It was a beautiful thing.
Today when I arrived at the barn, I found all the horses in their stalls, as Andrew, the stable guy, had heard that a storm was on its way.
I turned Bridget and George out together in the paddock by the barn to get better acquainted, as - poor little Bridget, I thought - stuck in a pasture with two middle-aged ladies, she needs to have some fun. George, although often studdish with mares, was gentlemanly. I thought maybe they'd cavort and play, but after a short you're-cute-no-you're-cuter conversation, they both started grazing.
The storm threat having been called off, Andrew arrived to turn everyone out. I put Bridget in the pasture and went to get Chloe. Chloe made a beeline for her pasture gate, but as soon as I started to open it, she stopped. After a pause, she hurried me over to the gate which I had failed to open for her the other day. This time, I complied. She took a quick circuit of the paddock and then lead me out the gate again. I said, "Would it be fun to run toward your pasture?" Yes, and we ran. Back at her own gate, though, she paused again, and there we stood, until the other pasture-mate arrived and was let in by Andrew. Chloe followed through the open gate. I kept the leadrope on her, and followed her for a bit. Then I put the halter on Bridget and invited her to come out for a walk.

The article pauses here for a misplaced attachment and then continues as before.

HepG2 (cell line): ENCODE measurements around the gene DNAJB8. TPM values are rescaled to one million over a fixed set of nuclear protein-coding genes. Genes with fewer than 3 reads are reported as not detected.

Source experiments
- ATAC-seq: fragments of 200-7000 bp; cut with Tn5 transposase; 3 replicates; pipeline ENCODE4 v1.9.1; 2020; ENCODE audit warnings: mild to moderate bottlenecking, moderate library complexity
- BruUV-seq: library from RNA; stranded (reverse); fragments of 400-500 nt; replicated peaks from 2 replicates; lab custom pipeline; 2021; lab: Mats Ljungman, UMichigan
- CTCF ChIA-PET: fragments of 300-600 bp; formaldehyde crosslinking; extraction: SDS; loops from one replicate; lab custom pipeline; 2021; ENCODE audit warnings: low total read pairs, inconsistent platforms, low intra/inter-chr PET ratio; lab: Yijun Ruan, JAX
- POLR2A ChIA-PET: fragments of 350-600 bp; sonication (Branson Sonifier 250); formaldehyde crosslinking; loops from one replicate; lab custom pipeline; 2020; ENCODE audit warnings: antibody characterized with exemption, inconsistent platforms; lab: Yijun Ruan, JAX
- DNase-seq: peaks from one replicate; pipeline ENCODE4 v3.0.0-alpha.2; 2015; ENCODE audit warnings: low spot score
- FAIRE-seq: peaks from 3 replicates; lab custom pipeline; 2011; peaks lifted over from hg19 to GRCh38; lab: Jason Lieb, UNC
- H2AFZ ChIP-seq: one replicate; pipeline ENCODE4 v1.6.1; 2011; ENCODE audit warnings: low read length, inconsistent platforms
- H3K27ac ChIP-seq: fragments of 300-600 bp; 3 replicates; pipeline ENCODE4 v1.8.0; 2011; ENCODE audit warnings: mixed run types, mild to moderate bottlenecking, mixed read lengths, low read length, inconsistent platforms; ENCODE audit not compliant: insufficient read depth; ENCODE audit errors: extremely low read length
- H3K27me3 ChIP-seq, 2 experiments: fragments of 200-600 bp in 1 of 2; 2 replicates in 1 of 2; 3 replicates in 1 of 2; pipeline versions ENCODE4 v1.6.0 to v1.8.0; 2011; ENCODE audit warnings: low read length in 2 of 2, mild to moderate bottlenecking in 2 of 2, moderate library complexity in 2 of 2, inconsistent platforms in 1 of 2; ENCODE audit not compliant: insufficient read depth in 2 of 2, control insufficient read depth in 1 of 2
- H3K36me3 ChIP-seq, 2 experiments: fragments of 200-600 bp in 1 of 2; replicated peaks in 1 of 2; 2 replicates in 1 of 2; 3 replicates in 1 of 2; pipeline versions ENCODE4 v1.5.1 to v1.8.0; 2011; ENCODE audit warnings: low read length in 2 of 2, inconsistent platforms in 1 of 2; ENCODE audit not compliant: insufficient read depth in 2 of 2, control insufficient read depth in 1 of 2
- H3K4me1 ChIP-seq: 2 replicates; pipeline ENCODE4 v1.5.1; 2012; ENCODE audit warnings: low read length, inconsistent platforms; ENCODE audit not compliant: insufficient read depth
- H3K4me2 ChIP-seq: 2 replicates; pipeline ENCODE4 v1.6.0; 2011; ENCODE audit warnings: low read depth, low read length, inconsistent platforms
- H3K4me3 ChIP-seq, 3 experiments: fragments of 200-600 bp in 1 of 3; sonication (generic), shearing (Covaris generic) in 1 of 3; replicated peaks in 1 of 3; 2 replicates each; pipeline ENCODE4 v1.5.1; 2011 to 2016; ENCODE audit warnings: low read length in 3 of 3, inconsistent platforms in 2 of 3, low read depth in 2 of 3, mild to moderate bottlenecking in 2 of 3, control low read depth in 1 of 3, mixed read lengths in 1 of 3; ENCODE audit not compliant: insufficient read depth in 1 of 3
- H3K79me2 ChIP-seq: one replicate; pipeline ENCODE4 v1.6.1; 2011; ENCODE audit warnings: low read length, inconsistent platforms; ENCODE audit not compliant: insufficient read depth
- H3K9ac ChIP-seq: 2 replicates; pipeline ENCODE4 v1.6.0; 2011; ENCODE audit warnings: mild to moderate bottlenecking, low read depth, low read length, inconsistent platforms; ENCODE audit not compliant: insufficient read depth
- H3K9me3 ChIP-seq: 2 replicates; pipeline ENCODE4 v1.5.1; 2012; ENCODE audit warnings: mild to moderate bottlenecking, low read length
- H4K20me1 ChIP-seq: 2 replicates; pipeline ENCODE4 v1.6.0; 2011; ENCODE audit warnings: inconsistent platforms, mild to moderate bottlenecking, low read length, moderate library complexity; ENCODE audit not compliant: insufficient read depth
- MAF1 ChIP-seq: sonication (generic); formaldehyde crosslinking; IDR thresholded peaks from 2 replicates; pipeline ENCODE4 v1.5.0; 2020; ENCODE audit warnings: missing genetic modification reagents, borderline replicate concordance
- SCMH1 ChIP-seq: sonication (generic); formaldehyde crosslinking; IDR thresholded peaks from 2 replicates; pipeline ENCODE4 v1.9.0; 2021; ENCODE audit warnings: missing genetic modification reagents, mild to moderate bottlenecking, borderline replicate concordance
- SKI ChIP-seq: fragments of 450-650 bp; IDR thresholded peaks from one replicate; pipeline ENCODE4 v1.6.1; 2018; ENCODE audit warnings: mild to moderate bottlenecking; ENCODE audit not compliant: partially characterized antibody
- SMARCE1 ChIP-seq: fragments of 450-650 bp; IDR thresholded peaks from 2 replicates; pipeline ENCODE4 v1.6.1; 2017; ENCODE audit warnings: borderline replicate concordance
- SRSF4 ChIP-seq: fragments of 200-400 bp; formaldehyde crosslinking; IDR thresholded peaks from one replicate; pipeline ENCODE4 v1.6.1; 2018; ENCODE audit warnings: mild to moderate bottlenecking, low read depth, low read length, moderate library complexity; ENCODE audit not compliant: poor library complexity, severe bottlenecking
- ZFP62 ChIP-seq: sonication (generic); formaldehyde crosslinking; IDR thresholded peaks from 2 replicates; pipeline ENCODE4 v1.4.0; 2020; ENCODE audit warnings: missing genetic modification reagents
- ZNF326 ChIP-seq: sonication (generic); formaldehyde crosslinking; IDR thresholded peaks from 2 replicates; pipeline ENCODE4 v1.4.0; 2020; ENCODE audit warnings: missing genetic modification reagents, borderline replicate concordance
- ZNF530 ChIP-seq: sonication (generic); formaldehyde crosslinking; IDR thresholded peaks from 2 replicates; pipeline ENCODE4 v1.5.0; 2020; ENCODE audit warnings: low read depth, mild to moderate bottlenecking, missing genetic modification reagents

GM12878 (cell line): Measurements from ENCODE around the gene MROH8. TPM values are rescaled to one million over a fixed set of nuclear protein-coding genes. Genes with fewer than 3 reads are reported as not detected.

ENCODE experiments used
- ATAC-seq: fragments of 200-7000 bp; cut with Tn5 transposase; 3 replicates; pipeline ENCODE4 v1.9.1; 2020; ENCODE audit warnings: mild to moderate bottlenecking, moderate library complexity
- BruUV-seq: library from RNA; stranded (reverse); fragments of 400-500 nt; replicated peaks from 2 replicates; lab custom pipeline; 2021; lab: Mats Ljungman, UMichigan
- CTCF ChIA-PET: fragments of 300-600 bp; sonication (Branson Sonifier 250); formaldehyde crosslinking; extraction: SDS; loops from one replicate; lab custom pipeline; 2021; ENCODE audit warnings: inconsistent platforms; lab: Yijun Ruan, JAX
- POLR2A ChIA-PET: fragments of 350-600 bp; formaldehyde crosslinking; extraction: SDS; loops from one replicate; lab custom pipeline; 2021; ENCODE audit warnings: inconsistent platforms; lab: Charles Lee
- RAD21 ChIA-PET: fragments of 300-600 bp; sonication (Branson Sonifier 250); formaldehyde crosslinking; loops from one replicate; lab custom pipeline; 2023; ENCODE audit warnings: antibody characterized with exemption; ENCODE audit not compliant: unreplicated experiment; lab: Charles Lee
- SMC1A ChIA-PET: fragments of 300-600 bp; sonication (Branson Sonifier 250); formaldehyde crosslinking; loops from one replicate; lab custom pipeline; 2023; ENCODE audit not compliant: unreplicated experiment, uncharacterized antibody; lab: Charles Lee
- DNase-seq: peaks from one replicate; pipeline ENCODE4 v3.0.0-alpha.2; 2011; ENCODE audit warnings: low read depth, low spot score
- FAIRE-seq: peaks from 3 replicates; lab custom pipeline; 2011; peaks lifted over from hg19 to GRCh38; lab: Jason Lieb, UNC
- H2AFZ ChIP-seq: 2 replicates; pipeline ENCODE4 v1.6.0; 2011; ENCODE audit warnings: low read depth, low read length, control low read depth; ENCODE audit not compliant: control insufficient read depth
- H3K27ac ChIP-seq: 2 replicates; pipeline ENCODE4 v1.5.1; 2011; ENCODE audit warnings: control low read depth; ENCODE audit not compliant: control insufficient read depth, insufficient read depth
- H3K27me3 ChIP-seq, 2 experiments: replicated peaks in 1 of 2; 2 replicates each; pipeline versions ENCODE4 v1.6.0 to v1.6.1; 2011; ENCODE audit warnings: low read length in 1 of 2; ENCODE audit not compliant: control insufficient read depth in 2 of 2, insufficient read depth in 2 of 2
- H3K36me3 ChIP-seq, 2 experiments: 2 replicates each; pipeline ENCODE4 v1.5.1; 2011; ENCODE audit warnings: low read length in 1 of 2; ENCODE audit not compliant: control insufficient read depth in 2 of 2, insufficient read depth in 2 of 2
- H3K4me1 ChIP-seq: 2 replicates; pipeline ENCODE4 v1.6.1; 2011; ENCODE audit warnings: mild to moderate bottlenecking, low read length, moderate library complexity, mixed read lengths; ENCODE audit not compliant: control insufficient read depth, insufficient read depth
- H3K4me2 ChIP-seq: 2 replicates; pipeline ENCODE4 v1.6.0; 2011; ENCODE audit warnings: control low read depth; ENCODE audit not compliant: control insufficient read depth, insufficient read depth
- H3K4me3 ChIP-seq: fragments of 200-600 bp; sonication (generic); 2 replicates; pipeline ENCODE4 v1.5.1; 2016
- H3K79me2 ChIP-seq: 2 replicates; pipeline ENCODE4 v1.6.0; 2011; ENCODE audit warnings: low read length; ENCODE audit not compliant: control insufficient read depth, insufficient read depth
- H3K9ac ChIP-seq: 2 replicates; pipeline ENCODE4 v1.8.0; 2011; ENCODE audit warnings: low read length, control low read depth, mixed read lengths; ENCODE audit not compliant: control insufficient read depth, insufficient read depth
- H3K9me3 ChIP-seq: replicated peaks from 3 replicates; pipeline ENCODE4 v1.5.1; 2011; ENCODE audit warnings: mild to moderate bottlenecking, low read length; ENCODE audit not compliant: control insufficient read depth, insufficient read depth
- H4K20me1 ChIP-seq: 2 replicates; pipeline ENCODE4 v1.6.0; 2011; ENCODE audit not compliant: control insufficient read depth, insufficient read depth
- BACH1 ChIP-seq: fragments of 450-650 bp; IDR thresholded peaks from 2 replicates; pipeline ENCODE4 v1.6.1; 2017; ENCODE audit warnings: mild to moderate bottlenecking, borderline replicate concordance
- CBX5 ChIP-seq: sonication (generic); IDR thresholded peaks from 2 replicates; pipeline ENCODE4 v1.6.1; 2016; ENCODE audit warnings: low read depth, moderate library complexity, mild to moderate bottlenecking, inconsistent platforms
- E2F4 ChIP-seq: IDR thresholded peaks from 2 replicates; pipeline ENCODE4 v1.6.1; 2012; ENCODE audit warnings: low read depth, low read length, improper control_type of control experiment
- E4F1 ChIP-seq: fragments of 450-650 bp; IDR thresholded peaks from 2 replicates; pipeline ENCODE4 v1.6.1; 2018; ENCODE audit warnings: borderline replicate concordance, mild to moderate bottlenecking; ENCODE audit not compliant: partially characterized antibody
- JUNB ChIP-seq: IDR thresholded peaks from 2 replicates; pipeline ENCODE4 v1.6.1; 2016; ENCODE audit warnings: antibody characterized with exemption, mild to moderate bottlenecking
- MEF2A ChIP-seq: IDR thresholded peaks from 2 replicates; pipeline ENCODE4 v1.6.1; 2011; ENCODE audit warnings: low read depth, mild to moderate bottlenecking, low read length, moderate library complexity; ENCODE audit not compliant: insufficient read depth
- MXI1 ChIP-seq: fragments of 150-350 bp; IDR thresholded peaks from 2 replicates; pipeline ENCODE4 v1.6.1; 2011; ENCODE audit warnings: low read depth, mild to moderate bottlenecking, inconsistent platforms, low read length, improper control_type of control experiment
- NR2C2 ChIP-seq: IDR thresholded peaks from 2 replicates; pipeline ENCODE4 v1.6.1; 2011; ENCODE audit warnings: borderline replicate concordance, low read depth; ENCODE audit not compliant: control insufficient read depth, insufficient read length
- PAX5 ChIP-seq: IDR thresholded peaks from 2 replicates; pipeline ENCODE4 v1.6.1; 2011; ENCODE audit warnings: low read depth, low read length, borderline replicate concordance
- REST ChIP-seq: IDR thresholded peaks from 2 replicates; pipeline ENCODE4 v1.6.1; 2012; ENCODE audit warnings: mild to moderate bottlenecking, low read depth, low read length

This time, Chloe was sure what she wanted to do. She wanted to come too! She followed us out of the pasture, through the barn paddock, into the barn, and out into the great wide world.
And there she was! There was the intrepid, dashing Chloe that I knew was in there somewhere. The Chloe that used to stride past thoroughbreds on the trail, determined to take the lead (until she would suddenly decide to head home without the thoroughbreds) - the Chloe that has been hiding out ever since she realized she didn't have to go out into the world if she didn't want to.
Off she went down the path, at a brisk trot, leaving Bridget and me behind.
where no pony has gone before
We caught up with her, and the two of them lead me on an exploration/grazing expedition around the manure piles, the trailers, and the piles of miscellaneous and interesting junk that accumulate around a barn, Chloe periodically trotting or cantering proudly ahead.
After about 20 minutes, our circuit drew us closer back to the barn, and they headed in that direction. Chloe went into the barn, and I lead Bridget through the barn, into the barn paddock, and then into her pasture. As I stood with the gate open, Bridget having been released, Chloe came up, stopped beside me, looked at me with a kind and frank expression, and then followed Bridget into the pasture.
As I said, it was a beautiful thing.